“Watching young children run around the playground, it is evident that something special is taking place when we move on two legs. Indeed, it is a form of locomotion that makes humans unique from most other animals. There is no shortage of scientists studying running from every possible angle: physiological, biochemical, anatomical, biomechanical, medical, psychological, evolutionary, cognitive, and emotional. Not only is bipedal running unique, how humans think about running and about themselves as runners is also unique. The reason that humans are the only animals that think about running is, of course, the size and complexity of our brains. Unlike even our nearest mammalian ancestors—apes and monkeys—humans have the ability to look inward and think about themselves, their place in the world, and how to improve their characteristics. Unlike other animals, we are aware of our own mind, our own soul, and our own emotions. And that gives us a tremendous amount of power and responsibility.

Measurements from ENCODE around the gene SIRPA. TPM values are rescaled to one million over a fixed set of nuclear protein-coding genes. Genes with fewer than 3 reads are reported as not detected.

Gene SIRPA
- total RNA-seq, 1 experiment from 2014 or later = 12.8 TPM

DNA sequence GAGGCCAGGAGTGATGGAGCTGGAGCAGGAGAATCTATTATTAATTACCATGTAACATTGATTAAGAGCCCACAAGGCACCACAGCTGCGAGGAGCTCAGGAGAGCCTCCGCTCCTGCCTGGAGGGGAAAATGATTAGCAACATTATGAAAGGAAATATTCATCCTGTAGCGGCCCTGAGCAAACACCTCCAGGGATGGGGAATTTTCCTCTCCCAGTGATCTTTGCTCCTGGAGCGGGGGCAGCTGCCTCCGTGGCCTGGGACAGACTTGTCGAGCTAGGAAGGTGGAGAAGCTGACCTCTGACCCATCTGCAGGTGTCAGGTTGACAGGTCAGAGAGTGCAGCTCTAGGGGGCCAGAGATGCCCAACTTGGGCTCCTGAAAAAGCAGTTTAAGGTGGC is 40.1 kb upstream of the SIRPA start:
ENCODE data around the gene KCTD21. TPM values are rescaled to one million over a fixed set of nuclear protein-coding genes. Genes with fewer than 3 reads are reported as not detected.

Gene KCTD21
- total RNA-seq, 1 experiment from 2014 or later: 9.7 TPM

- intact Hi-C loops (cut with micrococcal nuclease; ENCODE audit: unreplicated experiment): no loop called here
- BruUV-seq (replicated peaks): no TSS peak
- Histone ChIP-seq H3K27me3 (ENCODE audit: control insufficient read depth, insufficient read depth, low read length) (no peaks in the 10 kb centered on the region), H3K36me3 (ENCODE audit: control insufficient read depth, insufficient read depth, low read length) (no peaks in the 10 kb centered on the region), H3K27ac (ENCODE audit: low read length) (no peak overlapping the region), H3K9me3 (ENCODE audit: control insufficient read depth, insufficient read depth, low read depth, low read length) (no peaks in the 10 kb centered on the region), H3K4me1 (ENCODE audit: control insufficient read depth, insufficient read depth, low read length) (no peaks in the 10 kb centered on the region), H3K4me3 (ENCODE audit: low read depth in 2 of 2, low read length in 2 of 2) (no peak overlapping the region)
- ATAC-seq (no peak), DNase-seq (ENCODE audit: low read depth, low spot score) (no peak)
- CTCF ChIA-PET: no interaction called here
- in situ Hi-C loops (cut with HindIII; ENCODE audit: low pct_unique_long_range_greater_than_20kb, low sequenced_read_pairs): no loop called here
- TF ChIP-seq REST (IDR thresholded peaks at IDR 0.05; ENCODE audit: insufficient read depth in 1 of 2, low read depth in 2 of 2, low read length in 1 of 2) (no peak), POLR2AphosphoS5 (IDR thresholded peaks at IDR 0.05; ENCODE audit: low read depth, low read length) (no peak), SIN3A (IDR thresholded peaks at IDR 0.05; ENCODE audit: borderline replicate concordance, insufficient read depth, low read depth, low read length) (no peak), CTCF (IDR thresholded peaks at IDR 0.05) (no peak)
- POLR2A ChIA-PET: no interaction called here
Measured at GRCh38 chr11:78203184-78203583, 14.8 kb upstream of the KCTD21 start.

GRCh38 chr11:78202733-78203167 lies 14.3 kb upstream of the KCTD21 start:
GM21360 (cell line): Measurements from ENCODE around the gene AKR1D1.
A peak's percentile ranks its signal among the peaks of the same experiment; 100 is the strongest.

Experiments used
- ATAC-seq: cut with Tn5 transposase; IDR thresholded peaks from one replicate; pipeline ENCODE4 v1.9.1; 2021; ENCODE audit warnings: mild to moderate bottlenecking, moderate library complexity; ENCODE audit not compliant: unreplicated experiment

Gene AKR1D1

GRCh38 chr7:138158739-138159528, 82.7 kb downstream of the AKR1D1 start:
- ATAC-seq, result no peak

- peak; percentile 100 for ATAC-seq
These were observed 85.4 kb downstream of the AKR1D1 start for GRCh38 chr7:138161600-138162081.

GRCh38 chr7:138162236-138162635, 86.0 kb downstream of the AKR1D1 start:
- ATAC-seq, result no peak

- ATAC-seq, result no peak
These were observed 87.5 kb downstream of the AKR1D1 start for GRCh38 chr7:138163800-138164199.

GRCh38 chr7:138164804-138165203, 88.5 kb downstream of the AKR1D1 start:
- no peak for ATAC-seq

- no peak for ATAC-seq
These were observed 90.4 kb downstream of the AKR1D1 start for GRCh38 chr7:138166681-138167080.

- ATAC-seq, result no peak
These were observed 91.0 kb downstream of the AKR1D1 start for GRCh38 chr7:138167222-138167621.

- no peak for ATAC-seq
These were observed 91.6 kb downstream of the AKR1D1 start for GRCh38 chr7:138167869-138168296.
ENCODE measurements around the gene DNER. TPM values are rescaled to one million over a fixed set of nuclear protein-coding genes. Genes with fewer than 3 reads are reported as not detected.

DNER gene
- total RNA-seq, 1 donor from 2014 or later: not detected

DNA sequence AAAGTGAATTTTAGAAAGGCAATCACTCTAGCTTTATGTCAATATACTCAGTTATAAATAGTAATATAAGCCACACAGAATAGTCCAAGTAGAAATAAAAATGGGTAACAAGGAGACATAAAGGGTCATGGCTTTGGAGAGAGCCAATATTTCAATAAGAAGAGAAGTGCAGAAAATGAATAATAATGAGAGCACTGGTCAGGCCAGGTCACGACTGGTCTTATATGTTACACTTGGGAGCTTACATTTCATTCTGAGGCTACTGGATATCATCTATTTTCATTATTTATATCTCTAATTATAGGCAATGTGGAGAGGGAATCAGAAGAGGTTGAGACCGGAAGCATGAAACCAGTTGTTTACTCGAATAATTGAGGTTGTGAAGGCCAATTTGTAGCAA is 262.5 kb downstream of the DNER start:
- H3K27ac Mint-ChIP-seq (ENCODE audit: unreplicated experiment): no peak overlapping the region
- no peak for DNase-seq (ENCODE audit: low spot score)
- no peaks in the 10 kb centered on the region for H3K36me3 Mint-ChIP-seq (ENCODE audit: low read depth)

Running may be simple, but it is also extremely complex, because human beings are complex. And that’s what makes running so interesting. It allows us to look inward—at the inner runner—to find out who we really are and embrace the challenge of discovering our true selves. Sometimes we find out things we don’t want to know. Not every time I have run a race do I cross the finish line feeling like I gave it everything I had. There have been many times I have felt guilty, that I knew there was something else I could have done in that race that I did not do. It bothers me, because I feel like I have failed myself. Sometimes that happens in life. We fail ourselves. But also like life, we often have another chance.”
Excerpted from The Inner Runner
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